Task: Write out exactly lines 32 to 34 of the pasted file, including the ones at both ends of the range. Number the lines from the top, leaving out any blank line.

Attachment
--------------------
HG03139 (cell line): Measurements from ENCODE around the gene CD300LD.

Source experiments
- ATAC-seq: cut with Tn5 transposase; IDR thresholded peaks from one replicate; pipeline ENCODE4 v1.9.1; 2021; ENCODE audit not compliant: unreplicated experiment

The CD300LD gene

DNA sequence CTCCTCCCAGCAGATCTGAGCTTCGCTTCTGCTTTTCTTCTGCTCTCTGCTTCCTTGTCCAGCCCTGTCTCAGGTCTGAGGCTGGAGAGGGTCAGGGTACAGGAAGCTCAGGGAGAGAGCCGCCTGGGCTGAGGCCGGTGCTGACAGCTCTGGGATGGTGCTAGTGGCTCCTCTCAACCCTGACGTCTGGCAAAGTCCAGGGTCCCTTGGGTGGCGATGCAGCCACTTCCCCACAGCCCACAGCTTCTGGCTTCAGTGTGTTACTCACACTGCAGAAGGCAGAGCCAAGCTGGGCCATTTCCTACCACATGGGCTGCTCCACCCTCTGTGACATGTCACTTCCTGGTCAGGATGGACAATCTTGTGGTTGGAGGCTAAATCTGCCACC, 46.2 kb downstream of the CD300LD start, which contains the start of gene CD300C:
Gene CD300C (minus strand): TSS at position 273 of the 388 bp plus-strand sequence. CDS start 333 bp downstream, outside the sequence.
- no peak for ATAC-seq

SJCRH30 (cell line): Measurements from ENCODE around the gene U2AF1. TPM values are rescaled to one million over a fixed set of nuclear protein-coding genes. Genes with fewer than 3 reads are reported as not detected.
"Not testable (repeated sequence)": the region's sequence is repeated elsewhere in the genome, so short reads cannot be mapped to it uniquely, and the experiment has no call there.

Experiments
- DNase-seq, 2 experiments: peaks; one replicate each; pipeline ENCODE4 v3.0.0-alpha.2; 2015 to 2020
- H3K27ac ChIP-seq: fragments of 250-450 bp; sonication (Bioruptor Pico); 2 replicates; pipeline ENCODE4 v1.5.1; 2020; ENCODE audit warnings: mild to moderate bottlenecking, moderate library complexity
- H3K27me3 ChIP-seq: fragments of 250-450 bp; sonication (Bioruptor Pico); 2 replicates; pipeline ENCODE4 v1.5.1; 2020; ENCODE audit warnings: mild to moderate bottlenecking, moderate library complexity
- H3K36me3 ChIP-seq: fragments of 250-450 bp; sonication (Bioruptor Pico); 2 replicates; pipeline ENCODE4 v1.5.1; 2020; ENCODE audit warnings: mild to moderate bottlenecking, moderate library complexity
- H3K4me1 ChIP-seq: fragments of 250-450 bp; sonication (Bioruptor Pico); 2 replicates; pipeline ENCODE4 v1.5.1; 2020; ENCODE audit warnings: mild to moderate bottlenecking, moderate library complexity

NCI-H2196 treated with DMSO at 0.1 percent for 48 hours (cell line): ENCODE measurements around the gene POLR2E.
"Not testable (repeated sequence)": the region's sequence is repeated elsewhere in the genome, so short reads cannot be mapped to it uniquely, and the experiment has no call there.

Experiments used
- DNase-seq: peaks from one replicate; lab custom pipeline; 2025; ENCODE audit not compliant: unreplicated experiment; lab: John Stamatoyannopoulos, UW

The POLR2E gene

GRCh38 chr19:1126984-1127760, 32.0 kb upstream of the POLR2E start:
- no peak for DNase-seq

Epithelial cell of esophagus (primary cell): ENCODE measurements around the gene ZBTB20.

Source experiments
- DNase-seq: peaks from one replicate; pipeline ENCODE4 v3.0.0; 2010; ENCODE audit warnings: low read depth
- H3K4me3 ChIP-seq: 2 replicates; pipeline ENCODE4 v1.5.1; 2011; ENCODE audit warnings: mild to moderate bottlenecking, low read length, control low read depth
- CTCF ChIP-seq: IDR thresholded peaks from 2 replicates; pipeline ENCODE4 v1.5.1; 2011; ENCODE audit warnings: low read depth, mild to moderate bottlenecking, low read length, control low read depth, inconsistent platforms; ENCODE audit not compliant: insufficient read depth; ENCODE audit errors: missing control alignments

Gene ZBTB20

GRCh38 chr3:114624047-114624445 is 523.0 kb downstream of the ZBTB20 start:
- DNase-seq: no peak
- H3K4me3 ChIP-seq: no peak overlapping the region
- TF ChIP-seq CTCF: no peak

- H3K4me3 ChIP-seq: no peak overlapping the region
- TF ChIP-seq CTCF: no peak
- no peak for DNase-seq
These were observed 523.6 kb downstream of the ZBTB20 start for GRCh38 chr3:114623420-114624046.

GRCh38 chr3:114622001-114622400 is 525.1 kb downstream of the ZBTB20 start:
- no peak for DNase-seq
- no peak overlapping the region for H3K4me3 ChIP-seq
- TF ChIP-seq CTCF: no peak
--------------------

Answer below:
- TF ChIP-seq CTCF: no peak

- H3K4me3 ChIP-seq: no peak overlapping the region
- TF ChIP-seq CTCF: no peak